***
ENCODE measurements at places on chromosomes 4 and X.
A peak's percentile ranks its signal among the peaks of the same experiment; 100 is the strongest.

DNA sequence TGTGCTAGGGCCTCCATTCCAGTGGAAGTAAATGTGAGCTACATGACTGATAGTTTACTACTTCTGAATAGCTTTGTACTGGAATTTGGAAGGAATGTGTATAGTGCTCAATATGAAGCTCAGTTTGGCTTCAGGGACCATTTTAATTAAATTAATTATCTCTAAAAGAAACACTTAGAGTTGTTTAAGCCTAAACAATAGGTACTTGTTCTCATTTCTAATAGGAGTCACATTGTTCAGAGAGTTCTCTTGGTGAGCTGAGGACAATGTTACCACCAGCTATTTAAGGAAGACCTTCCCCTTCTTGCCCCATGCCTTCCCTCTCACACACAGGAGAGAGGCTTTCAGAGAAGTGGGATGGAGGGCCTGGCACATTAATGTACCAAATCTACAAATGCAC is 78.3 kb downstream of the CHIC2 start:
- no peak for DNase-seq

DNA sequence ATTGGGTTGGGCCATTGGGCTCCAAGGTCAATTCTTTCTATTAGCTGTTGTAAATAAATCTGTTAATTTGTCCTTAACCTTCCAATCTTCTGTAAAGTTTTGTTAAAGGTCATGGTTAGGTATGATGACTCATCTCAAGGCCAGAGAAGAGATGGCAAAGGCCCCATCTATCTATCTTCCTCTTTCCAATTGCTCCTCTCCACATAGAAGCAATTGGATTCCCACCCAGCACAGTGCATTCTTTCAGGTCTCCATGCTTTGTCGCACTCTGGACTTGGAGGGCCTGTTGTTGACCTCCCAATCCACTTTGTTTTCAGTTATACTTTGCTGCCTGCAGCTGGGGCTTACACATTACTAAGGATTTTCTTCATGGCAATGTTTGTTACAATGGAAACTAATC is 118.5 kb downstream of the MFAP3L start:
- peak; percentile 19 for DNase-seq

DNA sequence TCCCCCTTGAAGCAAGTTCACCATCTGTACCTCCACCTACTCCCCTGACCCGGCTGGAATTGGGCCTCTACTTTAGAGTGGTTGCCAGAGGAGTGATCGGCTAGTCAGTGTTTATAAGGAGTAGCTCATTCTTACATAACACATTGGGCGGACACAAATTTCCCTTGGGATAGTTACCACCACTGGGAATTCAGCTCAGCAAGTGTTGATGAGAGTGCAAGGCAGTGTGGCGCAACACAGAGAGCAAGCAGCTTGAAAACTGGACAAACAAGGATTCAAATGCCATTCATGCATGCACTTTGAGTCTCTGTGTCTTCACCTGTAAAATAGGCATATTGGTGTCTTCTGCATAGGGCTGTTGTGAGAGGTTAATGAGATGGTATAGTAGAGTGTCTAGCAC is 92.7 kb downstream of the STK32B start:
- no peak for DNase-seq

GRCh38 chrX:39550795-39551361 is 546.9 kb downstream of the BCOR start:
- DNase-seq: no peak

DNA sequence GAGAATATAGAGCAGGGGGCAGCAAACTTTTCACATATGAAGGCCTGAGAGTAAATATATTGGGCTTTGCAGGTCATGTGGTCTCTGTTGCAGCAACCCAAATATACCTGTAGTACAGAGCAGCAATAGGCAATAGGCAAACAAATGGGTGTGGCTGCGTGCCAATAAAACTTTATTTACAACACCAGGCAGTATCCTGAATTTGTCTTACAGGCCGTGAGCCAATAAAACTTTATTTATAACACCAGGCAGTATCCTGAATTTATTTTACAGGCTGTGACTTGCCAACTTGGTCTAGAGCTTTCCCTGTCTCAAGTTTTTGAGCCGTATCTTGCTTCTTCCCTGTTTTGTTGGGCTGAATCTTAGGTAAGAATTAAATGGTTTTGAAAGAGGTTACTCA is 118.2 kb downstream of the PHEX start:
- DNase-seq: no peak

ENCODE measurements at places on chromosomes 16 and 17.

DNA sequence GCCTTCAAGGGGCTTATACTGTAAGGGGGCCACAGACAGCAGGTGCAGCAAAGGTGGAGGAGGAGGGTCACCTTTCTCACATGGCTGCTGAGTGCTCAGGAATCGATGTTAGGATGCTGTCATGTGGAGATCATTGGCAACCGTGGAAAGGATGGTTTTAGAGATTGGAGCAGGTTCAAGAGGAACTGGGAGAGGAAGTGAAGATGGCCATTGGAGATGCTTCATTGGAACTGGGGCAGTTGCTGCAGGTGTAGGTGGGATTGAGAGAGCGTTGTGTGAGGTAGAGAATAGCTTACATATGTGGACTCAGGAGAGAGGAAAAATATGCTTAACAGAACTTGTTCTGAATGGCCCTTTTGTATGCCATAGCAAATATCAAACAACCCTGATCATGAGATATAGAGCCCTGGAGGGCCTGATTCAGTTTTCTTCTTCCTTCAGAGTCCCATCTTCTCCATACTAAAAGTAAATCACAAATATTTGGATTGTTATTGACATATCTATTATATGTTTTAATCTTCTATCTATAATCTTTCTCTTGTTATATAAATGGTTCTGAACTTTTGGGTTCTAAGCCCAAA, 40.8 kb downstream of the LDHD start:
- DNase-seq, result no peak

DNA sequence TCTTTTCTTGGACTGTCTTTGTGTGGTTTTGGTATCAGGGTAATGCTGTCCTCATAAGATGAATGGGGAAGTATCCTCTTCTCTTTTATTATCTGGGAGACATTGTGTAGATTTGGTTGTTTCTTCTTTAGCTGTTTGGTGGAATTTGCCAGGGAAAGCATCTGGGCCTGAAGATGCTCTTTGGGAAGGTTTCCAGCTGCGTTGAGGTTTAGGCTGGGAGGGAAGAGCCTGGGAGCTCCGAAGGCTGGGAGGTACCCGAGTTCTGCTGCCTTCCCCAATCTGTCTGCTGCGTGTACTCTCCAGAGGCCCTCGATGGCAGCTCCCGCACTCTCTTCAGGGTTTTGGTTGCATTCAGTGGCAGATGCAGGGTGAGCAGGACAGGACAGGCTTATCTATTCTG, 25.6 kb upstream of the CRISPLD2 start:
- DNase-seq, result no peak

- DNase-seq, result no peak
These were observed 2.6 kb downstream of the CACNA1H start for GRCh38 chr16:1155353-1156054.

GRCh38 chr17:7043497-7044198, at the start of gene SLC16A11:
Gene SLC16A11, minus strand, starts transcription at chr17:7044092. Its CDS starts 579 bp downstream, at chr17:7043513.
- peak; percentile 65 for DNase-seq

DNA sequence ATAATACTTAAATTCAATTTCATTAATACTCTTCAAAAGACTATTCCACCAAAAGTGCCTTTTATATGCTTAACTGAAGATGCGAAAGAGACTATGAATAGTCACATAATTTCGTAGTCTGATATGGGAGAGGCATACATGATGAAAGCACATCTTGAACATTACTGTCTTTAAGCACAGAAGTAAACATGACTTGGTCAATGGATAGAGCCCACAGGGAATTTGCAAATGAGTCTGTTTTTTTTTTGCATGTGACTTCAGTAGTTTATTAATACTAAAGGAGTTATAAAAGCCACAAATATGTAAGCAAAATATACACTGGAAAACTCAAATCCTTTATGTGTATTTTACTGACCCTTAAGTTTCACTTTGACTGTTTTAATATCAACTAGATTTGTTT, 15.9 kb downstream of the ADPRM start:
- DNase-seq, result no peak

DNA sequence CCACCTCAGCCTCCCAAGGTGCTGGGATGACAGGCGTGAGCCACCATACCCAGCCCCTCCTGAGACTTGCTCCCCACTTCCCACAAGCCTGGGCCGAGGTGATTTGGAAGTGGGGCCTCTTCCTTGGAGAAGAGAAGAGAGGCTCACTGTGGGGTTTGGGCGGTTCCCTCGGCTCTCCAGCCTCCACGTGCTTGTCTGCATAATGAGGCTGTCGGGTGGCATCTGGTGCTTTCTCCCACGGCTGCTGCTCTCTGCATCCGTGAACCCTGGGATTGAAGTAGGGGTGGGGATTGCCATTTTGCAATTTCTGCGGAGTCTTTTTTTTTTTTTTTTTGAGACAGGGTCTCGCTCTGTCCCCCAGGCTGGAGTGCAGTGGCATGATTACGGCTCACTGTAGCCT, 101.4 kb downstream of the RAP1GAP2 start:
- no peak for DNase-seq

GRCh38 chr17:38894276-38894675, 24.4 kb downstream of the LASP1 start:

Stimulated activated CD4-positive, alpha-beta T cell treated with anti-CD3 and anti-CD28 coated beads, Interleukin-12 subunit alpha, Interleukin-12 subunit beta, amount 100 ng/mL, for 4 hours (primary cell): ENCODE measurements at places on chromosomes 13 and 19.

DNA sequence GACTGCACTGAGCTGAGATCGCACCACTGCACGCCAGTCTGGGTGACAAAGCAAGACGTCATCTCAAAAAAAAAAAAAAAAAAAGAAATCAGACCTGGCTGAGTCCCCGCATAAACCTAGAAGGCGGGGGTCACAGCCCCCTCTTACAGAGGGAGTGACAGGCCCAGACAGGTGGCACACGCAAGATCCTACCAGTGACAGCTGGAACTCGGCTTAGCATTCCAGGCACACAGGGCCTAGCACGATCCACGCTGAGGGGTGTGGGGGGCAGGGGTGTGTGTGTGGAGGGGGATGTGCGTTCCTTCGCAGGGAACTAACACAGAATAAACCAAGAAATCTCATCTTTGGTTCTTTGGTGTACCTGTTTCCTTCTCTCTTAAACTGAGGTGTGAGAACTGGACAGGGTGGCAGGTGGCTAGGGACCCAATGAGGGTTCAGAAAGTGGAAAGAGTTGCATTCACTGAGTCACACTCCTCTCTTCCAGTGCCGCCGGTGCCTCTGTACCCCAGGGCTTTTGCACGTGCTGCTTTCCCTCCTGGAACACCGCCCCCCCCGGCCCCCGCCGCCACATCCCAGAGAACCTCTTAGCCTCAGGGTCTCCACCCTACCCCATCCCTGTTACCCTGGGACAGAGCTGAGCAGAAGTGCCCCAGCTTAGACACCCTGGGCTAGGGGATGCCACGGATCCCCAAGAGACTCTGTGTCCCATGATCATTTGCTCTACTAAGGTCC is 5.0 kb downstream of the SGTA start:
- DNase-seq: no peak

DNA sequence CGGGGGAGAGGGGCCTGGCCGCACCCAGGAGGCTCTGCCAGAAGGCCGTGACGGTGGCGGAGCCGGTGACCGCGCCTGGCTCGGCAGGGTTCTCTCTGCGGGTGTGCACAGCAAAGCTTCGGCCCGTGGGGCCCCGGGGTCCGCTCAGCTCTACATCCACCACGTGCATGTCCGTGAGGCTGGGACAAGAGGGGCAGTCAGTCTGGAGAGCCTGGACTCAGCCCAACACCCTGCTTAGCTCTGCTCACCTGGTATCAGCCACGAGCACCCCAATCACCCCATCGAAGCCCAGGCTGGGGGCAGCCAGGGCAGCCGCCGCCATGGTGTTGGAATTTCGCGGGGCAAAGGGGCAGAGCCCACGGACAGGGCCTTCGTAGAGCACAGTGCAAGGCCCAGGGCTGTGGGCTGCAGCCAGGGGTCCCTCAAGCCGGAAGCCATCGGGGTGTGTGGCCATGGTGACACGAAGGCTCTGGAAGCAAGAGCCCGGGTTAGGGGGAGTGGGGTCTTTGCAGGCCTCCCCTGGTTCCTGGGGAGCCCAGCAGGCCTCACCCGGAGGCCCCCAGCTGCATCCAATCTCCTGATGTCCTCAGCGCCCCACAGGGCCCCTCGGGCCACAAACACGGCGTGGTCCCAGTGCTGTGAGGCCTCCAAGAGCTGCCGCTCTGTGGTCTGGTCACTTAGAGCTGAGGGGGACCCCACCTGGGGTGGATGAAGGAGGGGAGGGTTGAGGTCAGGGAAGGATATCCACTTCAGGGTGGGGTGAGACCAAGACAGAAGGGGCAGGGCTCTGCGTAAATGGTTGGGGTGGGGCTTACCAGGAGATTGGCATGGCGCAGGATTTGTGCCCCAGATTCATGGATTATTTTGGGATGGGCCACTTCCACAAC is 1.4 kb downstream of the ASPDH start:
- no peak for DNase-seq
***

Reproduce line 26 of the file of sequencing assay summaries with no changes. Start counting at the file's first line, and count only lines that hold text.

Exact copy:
- no peak for DNase-seq